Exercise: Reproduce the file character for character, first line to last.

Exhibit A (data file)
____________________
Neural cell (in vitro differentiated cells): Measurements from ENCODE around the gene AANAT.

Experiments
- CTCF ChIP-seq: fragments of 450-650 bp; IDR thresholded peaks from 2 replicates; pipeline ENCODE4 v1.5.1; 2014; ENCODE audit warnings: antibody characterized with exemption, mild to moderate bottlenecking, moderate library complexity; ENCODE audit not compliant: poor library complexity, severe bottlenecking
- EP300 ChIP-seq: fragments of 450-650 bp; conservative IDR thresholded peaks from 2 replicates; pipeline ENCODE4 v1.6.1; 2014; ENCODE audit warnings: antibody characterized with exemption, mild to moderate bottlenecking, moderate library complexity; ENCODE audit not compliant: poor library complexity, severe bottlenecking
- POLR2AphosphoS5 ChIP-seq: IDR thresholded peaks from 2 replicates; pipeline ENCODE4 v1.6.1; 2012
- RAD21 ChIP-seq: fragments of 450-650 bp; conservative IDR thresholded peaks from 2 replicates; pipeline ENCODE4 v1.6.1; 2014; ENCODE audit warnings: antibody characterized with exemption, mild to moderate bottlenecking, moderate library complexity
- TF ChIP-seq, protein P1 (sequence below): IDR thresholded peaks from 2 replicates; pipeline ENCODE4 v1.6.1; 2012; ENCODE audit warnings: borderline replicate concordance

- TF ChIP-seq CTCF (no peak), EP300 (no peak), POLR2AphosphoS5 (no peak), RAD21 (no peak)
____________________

Neural cell (in vitro differentiated cells): Measurements from ENCODE around the gene AANAT.

Experiments
- CTCF ChIP-seq: fragments of 450-650 bp; IDR thresholded peaks from 2 replicates; pipeline ENCODE4 v1.5.1; 2014; ENCODE audit warnings: antibody characterized with exemption, mild to moderate bottlenecking, moderate library complexity; ENCODE audit not compliant: poor library complexity, severe bottlenecking
- EP300 ChIP-seq: fragments of 450-650 bp; conservative IDR thresholded peaks from 2 replicates; pipeline ENCODE4 v1.6.1; 2014; ENCODE audit warnings: antibody characterized with exemption, mild to moderate bottlenecking, moderate library complexity; ENCODE audit not compliant: poor library complexity, severe bottlenecking
- POLR2AphosphoS5 ChIP-seq: IDR thresholded peaks from 2 replicates; pipeline ENCODE4 v1.6.1; 2012
- RAD21 ChIP-seq: fragments of 450-650 bp; conservative IDR thresholded peaks from 2 replicates; pipeline ENCODE4 v1.6.1; 2014; ENCODE audit warnings: antibody characterized with exemption, mild to moderate bottlenecking, moderate library complexity
- TF ChIP-seq, protein P1 (sequence below): IDR thresholded peaks from 2 replicates; pipeline ENCODE4 v1.6.1; 2012; ENCODE audit warnings: borderline replicate concordance

- TF ChIP-seq CTCF (no peak), EP300 (no peak), POLR2AphosphoS5 (no peak), RAD21 (no peak)